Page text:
In one of the floats I heard a voice trying to raise morale and enough enthusiasm in others to sing "There'll always be an England", it was a forlorn hope to get many of those shocked and dispirited men to sing.
I learnt afterwards that the hopeful choirmaster was none other than the Admiral, H.D. Pridham-Whipple. Suddenly, ahead I saw a destroyer steam up and stop, maybe half a mile away, I saw them lower a whaler as I swam towards the ship, the whaler pulled towards us picking up survivors as it reached them. I heard a voice to my right call out "Give us a hand mate, I think my legs are broken". A chance to prove the value of the Royal Society Bronze Medal I had earned in the swimming baths at 'Ganges'.
I took the man in tow, got him to the whaler and called across for them to take him from me, as they pulled him onboard, I saw to my horror, that the lower part of both legs were missing. "Are you OK"? asked the Cox'n, "Can you make it to the ship"? "Yes I'm airight Jack". I swam on towards the destroyer, an eternity later I arrived alongside and slowly hauled myself up the scrambling net which had been lowered over the side for us survivors.
Thankfully I climbed onto the deck of EMS Hotspur, it was 1845 hrs, but the time had passed so quickly, it was hard to believe that I had been in the water nearly 2 1/2 hours. HOTSPUR! how many times I had been forbidden to read my favourite "Blood and Thunder" as a small boy, "that book will be the death of you!" my mother used to warn me. Oh well! Parents aren't always right.
I have always thought that the Good Lord must have been on my side or had other plans for me, as I appeared to have been in an impossible escape position. I am sure that both he and my guardian angel guided me in the way to get out of that stricken ship. It was some time later that I learnt that the submarine, U331, commanded by Lt Von Teisenhausen, had actually been detected by Asdic (Sonar) operator on HMS JERVIS, who lost the echo by cutting in the wrong direction, and being told to disregard by the O.O.W.
Hotspur picked up most of the survivors, HMS Nizam picked up the remainder, and we headed back to Alexandria. An air attack by Italian high level bombers on the way back didn't help our unsteady nerves. ON EMS Resource we were given baths, medicals, survivors kits and de-briefing before being sent to HMS SPHINX Sidi Bishr just outside Alex. We were under canvas and life was primitive for sailors, OK for pongos who were used to that sort of existence.
I got disentry and was ambulanced to 64th General Hospital where I suffered for some weeks. The oil fuel and tiny bits of shrapnel embedded in my body didn't help, I lost a lot of weight, going down to 5 stone, and felt miserable. When I recovered from disentry, I was sent to El Arish in Palestine to recuperate and enjoyed two weeks of swimming, horse riding and cricket.
An Australian touring side came to visit us and I had the pleasure of playing against the Australian Test Captain, Lindsay Hassett. Back in Alex, I was sent to EMS Canopus to do a Gunlayer 3rd Class course which I successfully completed and expected to be sent to a ship in the Eastern Med. I was very agreeably surprised when my draft came through to travel back to Port Suez and with 140 other sailors, joined SS Louis Pasteur, a French liner being used as a trooper.
She was loaded with 2000 German prisoners of war captured in North Africa and bound for prison camps in South Africa.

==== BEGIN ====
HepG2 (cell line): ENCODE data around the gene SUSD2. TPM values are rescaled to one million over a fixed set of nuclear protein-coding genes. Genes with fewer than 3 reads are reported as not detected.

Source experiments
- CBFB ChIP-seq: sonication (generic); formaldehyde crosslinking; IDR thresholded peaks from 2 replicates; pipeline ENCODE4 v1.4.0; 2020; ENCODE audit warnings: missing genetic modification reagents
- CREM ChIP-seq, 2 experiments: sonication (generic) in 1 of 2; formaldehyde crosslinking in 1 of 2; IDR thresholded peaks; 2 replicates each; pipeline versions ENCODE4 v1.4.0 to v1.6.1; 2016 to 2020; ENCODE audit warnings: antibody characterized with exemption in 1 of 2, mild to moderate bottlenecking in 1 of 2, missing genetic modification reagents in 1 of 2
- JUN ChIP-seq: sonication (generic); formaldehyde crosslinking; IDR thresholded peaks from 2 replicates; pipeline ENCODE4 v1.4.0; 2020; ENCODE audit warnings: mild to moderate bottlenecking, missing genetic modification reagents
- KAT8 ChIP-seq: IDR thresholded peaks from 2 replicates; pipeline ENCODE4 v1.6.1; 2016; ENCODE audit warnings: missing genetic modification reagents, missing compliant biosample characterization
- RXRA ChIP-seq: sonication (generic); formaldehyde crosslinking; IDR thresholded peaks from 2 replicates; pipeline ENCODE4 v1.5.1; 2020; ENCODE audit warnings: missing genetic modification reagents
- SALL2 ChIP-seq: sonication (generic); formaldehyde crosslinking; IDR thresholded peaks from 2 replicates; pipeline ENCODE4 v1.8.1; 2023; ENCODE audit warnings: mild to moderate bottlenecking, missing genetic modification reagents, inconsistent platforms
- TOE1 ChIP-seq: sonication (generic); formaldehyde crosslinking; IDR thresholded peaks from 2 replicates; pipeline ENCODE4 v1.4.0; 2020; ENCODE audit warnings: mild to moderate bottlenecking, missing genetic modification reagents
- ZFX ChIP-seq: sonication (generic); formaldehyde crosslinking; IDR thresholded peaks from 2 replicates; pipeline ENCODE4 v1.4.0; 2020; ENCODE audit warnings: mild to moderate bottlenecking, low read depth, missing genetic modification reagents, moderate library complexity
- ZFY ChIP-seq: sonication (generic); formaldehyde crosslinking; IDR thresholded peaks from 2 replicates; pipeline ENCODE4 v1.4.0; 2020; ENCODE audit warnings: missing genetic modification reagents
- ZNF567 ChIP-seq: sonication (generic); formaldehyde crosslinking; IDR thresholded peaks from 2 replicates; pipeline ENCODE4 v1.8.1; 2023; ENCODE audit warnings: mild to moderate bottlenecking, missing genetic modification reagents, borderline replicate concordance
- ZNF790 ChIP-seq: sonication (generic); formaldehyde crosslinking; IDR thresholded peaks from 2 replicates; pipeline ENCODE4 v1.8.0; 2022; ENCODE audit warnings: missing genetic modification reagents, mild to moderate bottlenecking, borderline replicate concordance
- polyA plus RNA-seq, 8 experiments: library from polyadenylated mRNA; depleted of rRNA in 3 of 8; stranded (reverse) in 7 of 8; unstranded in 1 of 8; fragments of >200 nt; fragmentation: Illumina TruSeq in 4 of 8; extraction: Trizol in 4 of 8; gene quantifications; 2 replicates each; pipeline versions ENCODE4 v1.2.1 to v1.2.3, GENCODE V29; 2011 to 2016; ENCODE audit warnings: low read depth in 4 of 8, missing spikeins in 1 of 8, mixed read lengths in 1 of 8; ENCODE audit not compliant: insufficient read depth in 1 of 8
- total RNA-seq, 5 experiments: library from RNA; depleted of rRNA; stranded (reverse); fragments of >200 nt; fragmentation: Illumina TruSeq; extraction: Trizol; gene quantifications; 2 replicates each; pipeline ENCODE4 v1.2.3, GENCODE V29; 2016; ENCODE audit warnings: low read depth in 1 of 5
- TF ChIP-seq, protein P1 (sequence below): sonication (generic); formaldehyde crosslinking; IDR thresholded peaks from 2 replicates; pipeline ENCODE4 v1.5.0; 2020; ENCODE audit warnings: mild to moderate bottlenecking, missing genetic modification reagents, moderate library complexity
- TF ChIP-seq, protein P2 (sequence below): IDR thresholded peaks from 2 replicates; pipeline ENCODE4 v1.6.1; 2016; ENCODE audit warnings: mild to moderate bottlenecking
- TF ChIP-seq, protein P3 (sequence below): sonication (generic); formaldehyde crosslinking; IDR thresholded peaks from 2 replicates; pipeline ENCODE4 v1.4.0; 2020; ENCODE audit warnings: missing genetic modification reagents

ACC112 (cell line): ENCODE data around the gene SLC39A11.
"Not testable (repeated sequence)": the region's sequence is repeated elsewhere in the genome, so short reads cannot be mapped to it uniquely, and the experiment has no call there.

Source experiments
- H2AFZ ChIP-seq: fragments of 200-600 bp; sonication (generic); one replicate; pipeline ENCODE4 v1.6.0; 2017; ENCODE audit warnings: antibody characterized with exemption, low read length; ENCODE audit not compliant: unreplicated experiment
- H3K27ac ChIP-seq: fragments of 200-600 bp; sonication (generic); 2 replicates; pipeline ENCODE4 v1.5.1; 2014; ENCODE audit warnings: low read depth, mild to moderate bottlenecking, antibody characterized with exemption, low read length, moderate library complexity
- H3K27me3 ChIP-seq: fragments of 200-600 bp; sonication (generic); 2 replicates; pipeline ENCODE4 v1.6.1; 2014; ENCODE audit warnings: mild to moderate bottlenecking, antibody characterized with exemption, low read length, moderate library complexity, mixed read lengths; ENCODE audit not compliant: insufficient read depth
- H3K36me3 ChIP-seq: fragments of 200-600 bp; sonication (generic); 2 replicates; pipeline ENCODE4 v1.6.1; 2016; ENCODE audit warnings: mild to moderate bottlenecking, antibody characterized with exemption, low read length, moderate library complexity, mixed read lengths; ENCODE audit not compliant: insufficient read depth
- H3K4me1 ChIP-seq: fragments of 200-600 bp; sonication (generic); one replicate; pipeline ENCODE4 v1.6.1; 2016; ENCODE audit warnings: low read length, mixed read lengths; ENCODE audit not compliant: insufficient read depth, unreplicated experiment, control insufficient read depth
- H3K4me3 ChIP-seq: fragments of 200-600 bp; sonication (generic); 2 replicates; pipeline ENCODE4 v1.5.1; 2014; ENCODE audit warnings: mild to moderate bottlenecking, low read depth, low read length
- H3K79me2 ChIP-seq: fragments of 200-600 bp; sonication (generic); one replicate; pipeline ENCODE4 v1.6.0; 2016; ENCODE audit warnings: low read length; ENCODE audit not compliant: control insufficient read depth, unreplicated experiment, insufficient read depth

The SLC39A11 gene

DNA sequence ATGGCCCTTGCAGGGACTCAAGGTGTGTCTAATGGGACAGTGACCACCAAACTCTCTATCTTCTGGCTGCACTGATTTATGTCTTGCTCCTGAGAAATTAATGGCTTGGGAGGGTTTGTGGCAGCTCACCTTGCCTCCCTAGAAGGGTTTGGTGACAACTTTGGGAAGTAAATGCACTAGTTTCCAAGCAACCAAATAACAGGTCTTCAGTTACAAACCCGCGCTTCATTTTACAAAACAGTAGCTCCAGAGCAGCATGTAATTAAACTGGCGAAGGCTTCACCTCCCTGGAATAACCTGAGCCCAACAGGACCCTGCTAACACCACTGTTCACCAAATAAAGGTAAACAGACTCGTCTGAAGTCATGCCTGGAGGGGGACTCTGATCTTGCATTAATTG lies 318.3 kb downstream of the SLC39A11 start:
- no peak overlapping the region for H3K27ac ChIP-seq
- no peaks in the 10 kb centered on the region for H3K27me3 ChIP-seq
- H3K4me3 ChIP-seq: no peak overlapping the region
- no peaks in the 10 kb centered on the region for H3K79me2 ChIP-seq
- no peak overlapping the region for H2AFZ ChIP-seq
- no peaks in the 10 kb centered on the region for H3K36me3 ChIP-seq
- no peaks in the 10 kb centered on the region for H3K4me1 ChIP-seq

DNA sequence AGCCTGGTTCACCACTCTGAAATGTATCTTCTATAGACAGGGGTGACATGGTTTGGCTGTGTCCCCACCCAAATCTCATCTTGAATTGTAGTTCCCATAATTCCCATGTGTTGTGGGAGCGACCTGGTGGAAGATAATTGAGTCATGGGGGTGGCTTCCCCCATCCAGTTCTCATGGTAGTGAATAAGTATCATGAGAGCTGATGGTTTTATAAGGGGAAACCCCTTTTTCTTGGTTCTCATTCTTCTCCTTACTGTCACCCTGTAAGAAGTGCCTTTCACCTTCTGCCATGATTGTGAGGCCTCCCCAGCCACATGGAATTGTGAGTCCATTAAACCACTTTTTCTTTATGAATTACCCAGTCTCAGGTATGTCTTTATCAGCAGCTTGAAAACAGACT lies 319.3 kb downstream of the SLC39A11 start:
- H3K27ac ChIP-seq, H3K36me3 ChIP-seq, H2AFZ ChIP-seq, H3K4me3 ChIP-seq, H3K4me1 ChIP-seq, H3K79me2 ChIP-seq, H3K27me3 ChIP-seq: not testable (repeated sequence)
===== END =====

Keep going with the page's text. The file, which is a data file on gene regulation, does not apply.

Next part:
They were guarded by South African soldiers, fortunately for us. Early one morning as we sailed down the East African coast, we were aroused and armed with rifles. The Germans were awakened and herded on to the fo'c's'le deck, separated from their officers who we marched to the after lounge where they were locked in and placed under guard. With the soldiers left to guard the prisoners for'ward, we sailors were sent down to the prisoner's quarters to search for weapons. It transpired that one of the South African sentrys had overheard some prisoners plotting to take the ship, he could understand German and he iminediatley reported the fact to his superior officer.
We were amazed at the collection of weapons we found, spoons and forks flattened out and sharpened, strips of wood shaved from tables and stools, sharpened and the points burnt, to harden them.
We even found some automatic pistols which had somehow been smuggled aboard. It was a very close shave and we were grateful for the soldier who was able to understand what the plotters were up to.
Thankfully we arrived at Durban without further excitment and disembarked the prisoners, I was seen on Pathe News, armed with a Sten Gun, at the foot of the gangway as the prisoners were marched away.
We were then sent to HMS AssegaiI camp outside Durban, to await transport home whilst the Pasteur returned to Egypt.
Our homeward journey on the SS Dominion Monarch was uneventful and we arrived safely in the Clyde in March 1942. A train took me home to Gravesend and I set out on foot for home. I reached the top of The Avenue and started down towards home. Coming up the road in the opposite direction I saw my mother and at the same moment she recognised me, we ran towards each other and met outside my grandmother's house.
We hugged each other and went into Granny Lane's, who was now bed-ridden, and delighted to see us.
We celebrated in the usual fashion and Mum told me of the anxiety the family had suffered since hearing that the Barham had been lost. The loss was not made known to the public until January 25th, two months after the sinking, because the enemy were not sure that the ship had sunk or which ship it was.
My name did not appear on the survivors list as, when names 13 were being taken on the Hotspur, I was giving first aid treatment to a Maltese steward who had most of his buttocks blown away, it was a horrible mess and I was given only some cotton waste and soapy water to do the job.
A few of us who had done a bit of first aid had volunteered to help the greatly overworked sick bay staff of Hotspur, of which there were only a Doctor and two tiffles.
My parents had eventually contacted Welfare at Chatham, who had sent a signal to C in C Med's office, asking for news of my fate, confirmation that I had survived had reached them only a few days before I arrived home."
| last updated:
13 July 2013